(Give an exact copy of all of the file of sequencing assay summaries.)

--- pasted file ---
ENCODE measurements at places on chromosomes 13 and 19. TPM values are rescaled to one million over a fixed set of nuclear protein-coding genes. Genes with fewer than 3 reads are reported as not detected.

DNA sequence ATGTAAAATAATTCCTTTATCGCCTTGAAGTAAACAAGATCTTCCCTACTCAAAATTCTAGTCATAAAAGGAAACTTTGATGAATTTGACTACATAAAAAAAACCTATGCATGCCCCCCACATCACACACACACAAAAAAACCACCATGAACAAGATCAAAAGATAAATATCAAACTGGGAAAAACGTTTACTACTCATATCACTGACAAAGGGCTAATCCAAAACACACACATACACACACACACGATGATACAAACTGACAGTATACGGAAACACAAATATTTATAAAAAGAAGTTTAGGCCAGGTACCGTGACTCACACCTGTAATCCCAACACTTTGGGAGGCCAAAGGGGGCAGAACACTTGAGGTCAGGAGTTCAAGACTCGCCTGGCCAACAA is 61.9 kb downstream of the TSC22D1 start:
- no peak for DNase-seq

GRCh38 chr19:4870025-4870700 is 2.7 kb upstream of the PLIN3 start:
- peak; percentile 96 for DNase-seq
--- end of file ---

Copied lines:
ENCODE measurements at places on chromosomes 13 and 19. TPM values are rescaled to one million over a fixed set of nuclear protein-coding genes. Genes with fewer than 3 reads are reported as not detected.

DNA sequence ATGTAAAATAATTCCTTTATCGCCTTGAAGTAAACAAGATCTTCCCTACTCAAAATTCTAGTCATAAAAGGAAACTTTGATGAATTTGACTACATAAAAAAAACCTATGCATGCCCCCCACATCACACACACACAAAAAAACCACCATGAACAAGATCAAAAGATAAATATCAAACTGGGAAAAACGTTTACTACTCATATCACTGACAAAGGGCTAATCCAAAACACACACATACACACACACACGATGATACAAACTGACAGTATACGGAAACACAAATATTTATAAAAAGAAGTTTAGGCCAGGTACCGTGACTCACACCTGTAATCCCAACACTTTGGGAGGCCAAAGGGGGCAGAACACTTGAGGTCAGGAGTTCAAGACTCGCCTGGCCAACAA is 61.9 kb downstream of the TSC22D1 start:
- no peak for DNase-seq

GRCh38 chr19:4870025-4870700 is 2.7 kb upstream of the PLIN3 start:
- peak; percentile 96 for DNase-seq